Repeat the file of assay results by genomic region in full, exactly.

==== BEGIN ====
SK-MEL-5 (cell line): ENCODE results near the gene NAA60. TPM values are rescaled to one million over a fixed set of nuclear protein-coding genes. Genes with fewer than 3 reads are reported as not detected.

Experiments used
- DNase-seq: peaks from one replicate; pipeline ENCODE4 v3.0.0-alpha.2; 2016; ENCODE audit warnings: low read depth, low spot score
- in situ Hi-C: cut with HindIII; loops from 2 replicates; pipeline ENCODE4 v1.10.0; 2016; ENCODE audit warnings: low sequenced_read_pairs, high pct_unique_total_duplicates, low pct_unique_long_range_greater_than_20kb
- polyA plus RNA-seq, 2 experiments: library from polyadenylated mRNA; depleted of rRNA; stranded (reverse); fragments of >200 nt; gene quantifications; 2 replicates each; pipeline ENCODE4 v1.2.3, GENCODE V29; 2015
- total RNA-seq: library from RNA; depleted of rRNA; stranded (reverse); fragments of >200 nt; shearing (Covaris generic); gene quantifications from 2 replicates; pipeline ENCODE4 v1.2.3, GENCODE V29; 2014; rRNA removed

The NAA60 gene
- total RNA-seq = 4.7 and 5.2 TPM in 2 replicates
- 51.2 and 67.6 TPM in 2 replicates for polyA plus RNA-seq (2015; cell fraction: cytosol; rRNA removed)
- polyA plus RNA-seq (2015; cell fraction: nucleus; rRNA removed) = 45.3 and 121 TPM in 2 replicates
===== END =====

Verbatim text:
SK-MEL-5 (cell line): ENCODE results near the gene NAA60. TPM values are rescaled to one million over a fixed set of nuclear protein-coding genes. Genes with fewer than 3 reads are reported as not detected.

Experiments used
- DNase-seq: peaks from one replicate; pipeline ENCODE4 v3.0.0-alpha.2; 2016; ENCODE audit warnings: low read depth, low spot score
- in situ Hi-C: cut with HindIII; loops from 2 replicates; pipeline ENCODE4 v1.10.0; 2016; ENCODE audit warnings: low sequenced_read_pairs, high pct_unique_total_duplicates, low pct_unique_long_range_greater_than_20kb
- polyA plus RNA-seq, 2 experiments: library from polyadenylated mRNA; depleted of rRNA; stranded (reverse); fragments of >200 nt; gene quantifications; 2 replicates each; pipeline ENCODE4 v1.2.3, GENCODE V29; 2015
- total RNA-seq: library from RNA; depleted of rRNA; stranded (reverse); fragments of >200 nt; shearing (Covaris generic); gene quantifications from 2 replicates; pipeline ENCODE4 v1.2.3, GENCODE V29; 2014; rRNA removed

The NAA60 gene
- total RNA-seq = 4.7 and 5.2 TPM in 2 replicates
- 51.2 and 67.6 TPM in 2 replicates for polyA plus RNA-seq (2015; cell fraction: cytosol; rRNA removed)
- polyA plus RNA-seq (2015; cell fraction: nucleus; rRNA removed) = 45.3 and 121 TPM in 2 replicates